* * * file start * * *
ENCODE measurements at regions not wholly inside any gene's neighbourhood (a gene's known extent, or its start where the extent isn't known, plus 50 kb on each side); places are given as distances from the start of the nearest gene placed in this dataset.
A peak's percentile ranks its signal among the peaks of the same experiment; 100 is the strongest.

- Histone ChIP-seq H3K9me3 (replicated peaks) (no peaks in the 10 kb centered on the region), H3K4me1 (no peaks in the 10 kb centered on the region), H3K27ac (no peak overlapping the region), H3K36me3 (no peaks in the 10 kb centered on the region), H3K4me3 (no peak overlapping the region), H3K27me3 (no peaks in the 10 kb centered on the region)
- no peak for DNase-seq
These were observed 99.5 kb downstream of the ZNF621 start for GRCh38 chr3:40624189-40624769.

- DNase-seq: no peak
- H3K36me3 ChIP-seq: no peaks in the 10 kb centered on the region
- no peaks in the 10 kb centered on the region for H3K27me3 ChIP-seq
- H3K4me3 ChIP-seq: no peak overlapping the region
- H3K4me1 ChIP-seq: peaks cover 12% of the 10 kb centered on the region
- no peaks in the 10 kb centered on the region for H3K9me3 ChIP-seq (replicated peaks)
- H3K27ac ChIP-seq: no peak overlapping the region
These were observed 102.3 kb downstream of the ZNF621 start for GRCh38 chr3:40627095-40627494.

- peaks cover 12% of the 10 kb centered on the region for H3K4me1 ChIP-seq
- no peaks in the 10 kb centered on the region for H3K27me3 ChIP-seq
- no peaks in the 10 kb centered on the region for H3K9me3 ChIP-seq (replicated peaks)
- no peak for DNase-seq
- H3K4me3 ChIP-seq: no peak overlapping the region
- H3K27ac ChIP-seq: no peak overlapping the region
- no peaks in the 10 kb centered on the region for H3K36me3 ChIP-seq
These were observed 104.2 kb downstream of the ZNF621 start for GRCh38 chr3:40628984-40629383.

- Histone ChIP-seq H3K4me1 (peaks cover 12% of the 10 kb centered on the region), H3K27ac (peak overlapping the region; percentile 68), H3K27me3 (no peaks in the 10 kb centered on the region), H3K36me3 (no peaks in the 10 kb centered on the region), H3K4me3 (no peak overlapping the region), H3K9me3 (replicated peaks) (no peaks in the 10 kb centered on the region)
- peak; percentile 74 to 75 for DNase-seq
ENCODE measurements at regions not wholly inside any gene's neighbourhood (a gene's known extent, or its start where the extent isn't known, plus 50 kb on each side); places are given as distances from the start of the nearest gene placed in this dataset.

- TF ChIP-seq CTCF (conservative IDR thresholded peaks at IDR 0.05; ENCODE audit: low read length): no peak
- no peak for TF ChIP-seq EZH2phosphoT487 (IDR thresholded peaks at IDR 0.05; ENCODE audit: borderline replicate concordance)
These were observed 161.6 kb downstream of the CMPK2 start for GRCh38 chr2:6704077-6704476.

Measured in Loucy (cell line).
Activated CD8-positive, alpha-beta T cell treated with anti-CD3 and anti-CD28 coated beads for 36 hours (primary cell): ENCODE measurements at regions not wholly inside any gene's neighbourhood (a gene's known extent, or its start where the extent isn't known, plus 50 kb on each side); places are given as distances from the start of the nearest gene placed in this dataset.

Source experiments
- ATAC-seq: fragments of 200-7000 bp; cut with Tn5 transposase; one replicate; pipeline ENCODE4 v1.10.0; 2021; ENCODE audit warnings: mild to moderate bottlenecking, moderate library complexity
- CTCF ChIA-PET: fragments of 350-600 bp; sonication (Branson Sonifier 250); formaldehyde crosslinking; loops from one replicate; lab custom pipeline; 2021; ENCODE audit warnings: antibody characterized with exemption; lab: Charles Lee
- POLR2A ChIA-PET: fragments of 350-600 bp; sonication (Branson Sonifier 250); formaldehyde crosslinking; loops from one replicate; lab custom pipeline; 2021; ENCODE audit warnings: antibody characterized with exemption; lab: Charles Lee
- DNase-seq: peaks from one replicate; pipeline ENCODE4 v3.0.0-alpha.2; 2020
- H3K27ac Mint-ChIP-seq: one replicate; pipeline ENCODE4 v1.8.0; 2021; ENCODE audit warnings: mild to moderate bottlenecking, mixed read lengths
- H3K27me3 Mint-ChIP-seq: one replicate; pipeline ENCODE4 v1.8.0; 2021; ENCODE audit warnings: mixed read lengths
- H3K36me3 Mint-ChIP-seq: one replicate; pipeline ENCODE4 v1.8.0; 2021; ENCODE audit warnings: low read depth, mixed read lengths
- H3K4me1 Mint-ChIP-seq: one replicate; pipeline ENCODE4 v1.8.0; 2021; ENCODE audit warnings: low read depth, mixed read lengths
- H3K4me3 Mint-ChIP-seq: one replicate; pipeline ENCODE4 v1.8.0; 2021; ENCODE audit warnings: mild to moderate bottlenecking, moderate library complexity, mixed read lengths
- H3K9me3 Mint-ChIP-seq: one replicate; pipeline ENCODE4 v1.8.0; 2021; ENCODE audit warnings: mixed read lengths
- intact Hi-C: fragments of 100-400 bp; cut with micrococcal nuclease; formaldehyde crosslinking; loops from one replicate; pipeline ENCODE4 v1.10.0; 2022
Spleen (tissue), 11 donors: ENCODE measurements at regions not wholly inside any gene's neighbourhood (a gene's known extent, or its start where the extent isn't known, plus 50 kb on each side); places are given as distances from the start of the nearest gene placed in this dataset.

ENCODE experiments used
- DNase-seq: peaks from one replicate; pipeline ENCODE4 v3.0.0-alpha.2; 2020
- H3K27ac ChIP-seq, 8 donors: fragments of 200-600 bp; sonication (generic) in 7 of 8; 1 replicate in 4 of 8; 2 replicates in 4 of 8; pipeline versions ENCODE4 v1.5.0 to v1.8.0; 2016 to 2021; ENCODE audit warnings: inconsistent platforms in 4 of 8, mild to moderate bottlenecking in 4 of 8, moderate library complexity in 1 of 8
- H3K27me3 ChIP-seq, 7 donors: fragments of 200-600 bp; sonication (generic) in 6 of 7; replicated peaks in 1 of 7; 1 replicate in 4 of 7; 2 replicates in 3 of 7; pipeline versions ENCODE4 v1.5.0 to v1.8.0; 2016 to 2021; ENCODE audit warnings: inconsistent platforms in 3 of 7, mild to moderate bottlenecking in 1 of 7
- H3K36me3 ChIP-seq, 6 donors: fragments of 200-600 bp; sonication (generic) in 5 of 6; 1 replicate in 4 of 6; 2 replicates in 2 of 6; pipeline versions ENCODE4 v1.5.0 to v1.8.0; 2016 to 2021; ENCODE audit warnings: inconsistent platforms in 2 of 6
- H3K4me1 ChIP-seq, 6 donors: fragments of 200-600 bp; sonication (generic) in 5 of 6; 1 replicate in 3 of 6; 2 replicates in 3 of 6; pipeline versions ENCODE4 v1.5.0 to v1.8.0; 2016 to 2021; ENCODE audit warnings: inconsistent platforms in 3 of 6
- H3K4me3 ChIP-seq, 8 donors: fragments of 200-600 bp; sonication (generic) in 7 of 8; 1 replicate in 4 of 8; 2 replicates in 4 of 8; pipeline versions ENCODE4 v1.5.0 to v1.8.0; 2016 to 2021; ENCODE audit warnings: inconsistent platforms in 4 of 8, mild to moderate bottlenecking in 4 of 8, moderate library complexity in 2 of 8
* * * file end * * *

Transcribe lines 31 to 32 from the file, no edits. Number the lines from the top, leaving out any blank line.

- ATAC-seq: fragments of 200-7000 bp; cut with Tn5 transposase; one replicate; pipeline ENCODE4 v1.10.0; 2021; ENCODE audit warnings: mild to moderate bottlenecking, moderate library complexity
- CTCF ChIA-PET: fragments of 350-600 bp; sonication (Branson Sonifier 250); formaldehyde crosslinking; loops from one replicate; lab custom pipeline; 2021; ENCODE audit warnings: antibody characterized with exemption; lab: Charles Lee